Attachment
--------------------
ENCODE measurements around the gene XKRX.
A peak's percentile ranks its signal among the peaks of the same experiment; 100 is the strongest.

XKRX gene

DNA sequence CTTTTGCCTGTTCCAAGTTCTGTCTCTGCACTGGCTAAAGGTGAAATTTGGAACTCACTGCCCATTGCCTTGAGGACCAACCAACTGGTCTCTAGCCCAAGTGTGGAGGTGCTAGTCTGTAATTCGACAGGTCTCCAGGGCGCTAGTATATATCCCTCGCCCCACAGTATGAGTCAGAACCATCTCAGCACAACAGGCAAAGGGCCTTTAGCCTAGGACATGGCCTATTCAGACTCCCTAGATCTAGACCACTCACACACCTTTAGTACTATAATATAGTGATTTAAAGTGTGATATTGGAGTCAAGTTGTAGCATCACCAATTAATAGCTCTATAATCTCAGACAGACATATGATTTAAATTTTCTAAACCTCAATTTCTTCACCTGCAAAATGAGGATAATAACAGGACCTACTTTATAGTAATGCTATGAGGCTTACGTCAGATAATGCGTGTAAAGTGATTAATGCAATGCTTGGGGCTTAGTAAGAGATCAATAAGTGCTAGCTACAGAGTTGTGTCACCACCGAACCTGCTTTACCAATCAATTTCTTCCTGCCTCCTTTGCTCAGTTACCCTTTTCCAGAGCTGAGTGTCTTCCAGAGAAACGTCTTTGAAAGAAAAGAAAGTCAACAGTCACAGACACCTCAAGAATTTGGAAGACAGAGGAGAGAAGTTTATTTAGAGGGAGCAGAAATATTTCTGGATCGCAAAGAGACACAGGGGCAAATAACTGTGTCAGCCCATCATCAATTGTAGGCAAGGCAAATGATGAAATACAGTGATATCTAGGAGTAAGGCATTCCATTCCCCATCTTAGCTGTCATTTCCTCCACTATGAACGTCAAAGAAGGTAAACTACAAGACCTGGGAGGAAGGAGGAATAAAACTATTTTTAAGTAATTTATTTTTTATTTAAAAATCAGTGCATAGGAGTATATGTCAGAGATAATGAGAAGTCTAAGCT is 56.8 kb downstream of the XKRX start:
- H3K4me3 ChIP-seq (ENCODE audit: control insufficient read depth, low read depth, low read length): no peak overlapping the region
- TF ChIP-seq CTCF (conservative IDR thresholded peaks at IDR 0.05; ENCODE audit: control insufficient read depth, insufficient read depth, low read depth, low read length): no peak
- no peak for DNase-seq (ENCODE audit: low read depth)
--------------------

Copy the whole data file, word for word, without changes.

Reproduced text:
ENCODE measurements around the gene XKRX.
A peak's percentile ranks its signal among the peaks of the same experiment; 100 is the strongest.

XKRX gene

DNA sequence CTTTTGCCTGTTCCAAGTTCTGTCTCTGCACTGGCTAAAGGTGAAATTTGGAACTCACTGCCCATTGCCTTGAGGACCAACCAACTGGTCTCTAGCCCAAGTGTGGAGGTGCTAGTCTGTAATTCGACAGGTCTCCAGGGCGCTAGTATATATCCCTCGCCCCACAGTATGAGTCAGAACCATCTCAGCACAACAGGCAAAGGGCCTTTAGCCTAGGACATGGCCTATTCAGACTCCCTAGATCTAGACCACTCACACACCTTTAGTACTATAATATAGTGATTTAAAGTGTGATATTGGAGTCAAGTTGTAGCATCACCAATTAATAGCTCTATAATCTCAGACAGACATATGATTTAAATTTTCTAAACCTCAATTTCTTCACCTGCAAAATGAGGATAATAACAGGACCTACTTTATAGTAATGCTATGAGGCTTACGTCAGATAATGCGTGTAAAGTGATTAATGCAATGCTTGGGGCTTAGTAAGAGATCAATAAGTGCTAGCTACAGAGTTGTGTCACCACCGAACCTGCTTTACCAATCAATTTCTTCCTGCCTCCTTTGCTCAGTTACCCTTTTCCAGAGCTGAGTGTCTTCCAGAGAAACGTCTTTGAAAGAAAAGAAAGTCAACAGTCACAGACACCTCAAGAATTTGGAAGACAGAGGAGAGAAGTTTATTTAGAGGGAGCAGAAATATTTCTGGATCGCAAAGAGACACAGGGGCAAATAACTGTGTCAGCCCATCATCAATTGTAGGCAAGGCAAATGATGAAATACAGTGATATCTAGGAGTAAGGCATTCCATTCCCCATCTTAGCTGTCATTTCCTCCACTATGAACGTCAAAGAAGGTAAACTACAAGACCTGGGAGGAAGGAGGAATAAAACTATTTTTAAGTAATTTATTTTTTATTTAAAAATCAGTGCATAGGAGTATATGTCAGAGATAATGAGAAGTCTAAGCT is 56.8 kb downstream of the XKRX start:
- H3K4me3 ChIP-seq (ENCODE audit: control insufficient read depth, low read depth, low read length): no peak overlapping the region
- TF ChIP-seq CTCF (conservative IDR thresholded peaks at IDR 0.05; ENCODE audit: control insufficient read depth, insufficient read depth, low read depth, low read length): no peak
- no peak for DNase-seq (ENCODE audit: low read depth)